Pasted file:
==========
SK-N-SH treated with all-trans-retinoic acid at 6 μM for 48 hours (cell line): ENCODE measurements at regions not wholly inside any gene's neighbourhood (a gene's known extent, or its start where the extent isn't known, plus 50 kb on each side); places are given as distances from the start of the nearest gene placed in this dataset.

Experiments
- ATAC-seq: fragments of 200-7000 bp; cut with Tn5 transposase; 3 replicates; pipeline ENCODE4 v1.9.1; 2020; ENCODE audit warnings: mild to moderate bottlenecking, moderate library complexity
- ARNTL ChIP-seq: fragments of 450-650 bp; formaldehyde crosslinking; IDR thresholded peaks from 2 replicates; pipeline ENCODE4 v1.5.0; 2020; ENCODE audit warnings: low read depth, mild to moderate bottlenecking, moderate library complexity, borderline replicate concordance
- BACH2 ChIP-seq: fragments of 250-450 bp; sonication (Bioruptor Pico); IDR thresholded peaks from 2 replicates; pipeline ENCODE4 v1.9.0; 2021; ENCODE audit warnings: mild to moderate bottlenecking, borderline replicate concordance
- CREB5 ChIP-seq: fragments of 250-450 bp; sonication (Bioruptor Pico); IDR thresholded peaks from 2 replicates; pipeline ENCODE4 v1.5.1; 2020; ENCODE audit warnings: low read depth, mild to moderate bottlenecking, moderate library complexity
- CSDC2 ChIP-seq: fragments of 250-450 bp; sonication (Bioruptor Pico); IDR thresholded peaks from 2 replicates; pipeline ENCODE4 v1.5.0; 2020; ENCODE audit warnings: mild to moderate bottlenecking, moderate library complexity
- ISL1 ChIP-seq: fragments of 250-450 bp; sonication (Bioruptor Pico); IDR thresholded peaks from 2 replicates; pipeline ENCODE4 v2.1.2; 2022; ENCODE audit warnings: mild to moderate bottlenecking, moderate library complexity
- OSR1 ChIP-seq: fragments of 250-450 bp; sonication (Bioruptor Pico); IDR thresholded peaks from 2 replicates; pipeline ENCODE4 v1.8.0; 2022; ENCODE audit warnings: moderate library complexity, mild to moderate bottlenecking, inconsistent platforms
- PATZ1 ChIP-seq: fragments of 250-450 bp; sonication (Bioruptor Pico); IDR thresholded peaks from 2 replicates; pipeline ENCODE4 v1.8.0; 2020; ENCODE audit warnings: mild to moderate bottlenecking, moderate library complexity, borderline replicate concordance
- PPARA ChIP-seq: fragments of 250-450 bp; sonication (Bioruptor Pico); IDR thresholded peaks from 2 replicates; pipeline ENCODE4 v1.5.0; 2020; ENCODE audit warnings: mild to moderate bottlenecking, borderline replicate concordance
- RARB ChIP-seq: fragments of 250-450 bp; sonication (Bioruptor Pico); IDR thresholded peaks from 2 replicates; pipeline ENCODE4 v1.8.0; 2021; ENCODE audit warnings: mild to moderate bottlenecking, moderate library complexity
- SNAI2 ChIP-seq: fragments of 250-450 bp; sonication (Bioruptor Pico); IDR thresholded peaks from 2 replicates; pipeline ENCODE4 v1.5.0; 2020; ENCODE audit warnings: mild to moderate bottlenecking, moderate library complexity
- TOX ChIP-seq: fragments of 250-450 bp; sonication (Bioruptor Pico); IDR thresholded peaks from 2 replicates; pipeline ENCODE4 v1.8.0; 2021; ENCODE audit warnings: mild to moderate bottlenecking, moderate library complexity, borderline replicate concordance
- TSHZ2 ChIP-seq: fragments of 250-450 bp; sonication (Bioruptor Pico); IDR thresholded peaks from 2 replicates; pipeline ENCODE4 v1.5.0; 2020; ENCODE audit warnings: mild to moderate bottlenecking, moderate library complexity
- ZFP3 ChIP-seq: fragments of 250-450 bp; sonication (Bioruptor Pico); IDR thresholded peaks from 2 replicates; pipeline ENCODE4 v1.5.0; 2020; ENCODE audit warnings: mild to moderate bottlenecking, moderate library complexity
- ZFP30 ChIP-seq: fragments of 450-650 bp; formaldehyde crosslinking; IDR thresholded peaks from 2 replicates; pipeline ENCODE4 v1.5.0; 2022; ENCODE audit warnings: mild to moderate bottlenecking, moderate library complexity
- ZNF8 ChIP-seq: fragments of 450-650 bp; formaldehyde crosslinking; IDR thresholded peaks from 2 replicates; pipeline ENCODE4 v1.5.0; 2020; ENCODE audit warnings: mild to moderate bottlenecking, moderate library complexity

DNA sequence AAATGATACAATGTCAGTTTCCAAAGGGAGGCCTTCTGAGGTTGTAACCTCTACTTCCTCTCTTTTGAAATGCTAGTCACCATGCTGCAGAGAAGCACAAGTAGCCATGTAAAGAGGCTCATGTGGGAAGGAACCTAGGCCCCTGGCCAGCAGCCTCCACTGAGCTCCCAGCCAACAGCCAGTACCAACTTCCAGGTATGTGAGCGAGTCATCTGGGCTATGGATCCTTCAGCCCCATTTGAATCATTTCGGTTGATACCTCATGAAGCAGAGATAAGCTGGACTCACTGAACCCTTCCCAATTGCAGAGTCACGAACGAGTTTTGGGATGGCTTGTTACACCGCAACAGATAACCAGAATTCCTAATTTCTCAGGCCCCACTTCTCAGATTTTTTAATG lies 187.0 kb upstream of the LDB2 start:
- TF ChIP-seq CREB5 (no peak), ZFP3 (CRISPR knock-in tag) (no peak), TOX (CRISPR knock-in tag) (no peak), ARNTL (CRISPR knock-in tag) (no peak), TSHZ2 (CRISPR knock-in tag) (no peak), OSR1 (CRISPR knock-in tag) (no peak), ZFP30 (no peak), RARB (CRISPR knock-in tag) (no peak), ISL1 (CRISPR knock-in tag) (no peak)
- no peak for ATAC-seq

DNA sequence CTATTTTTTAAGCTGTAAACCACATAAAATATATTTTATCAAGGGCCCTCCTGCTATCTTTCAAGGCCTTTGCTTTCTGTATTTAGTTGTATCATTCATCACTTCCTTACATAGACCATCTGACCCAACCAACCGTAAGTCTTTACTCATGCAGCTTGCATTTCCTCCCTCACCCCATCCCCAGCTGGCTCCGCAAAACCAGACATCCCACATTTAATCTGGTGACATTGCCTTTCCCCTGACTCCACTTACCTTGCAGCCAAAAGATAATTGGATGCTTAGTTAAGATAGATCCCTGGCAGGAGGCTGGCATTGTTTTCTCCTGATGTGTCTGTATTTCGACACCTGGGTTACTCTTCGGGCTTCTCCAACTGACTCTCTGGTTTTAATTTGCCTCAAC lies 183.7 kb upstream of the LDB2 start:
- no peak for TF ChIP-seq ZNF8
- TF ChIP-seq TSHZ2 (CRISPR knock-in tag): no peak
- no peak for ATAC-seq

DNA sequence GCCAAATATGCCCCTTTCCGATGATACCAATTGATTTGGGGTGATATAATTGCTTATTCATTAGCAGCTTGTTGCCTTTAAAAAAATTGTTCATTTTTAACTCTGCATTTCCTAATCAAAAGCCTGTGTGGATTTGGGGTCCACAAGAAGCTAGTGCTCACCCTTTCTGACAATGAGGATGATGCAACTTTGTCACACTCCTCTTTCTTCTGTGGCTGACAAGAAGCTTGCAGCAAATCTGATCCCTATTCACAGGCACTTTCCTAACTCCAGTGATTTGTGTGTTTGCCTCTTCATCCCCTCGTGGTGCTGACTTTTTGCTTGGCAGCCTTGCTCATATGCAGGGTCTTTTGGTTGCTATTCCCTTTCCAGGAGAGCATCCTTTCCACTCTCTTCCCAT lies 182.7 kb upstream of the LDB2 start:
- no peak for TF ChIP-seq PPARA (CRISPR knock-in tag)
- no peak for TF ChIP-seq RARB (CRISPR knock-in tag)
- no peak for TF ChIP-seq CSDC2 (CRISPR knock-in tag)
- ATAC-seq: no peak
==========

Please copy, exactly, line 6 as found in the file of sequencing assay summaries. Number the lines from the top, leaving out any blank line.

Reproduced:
- CREB5 ChIP-seq: fragments of 250-450 bp; sonication (Bioruptor Pico); IDR thresholded peaks from 2 replicates; pipeline ENCODE4 v1.5.1; 2020; ENCODE audit warnings: low read depth, mild to moderate bottlenecking, moderate library complexity